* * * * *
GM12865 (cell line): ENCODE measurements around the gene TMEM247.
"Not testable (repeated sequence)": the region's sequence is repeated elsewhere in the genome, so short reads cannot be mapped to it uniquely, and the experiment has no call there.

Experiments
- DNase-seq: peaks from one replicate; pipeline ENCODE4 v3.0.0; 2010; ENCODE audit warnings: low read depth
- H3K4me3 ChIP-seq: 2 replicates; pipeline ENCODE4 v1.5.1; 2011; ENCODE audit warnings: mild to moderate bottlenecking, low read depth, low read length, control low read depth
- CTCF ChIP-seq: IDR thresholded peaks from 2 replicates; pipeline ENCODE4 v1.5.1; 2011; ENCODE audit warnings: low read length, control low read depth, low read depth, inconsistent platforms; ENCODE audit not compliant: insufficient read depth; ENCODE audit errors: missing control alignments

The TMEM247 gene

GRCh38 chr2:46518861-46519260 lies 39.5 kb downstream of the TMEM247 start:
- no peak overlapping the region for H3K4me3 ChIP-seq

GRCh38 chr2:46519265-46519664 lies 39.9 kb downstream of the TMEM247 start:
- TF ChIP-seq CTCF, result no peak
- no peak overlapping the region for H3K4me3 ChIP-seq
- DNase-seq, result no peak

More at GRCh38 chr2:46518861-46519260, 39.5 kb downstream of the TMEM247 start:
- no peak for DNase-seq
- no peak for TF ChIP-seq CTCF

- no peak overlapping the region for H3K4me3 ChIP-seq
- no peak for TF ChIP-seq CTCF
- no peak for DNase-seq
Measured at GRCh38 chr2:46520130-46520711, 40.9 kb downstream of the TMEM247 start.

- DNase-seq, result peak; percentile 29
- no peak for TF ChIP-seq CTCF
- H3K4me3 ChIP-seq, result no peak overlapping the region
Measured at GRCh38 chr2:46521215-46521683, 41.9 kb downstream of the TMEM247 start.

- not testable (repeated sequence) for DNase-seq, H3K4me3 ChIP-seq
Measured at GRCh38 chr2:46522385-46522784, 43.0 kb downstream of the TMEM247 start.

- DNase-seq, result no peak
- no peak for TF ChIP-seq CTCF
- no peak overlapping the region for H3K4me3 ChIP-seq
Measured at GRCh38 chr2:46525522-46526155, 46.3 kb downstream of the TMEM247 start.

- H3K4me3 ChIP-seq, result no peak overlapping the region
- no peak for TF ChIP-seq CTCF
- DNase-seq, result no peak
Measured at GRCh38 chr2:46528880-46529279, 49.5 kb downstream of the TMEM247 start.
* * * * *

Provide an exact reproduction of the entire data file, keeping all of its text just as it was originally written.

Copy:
GM12865 (cell line): ENCODE measurements around the gene TMEM247.
"Not testable (repeated sequence)": the region's sequence is repeated elsewhere in the genome, so short reads cannot be mapped to it uniquely, and the experiment has no call there.

Experiments
- DNase-seq: peaks from one replicate; pipeline ENCODE4 v3.0.0; 2010; ENCODE audit warnings: low read depth
- H3K4me3 ChIP-seq: 2 replicates; pipeline ENCODE4 v1.5.1; 2011; ENCODE audit warnings: mild to moderate bottlenecking, low read depth, low read length, control low read depth
- CTCF ChIP-seq: IDR thresholded peaks from 2 replicates; pipeline ENCODE4 v1.5.1; 2011; ENCODE audit warnings: low read length, control low read depth, low read depth, inconsistent platforms; ENCODE audit not compliant: insufficient read depth; ENCODE audit errors: missing control alignments

The TMEM247 gene

GRCh38 chr2:46518861-46519260 lies 39.5 kb downstream of the TMEM247 start:
- no peak overlapping the region for H3K4me3 ChIP-seq

GRCh38 chr2:46519265-46519664 lies 39.9 kb downstream of the TMEM247 start:
- TF ChIP-seq CTCF, result no peak
- no peak overlapping the region for H3K4me3 ChIP-seq
- DNase-seq, result no peak

More at GRCh38 chr2:46518861-46519260, 39.5 kb downstream of the TMEM247 start:
- no peak for DNase-seq
- no peak for TF ChIP-seq CTCF

- no peak overlapping the region for H3K4me3 ChIP-seq
- no peak for TF ChIP-seq CTCF
- no peak for DNase-seq
Measured at GRCh38 chr2:46520130-46520711, 40.9 kb downstream of the TMEM247 start.

- DNase-seq, result peak; percentile 29
- no peak for TF ChIP-seq CTCF
- H3K4me3 ChIP-seq, result no peak overlapping the region
Measured at GRCh38 chr2:46521215-46521683, 41.9 kb downstream of the TMEM247 start.

- not testable (repeated sequence) for DNase-seq, H3K4me3 ChIP-seq
Measured at GRCh38 chr2:46522385-46522784, 43.0 kb downstream of the TMEM247 start.

- DNase-seq, result no peak
- no peak for TF ChIP-seq CTCF
- no peak overlapping the region for H3K4me3 ChIP-seq
Measured at GRCh38 chr2:46525522-46526155, 46.3 kb downstream of the TMEM247 start.

- H3K4me3 ChIP-seq, result no peak overlapping the region
- no peak for TF ChIP-seq CTCF
- DNase-seq, result no peak
Measured at GRCh38 chr2:46528880-46529279, 49.5 kb downstream of the TMEM247 start.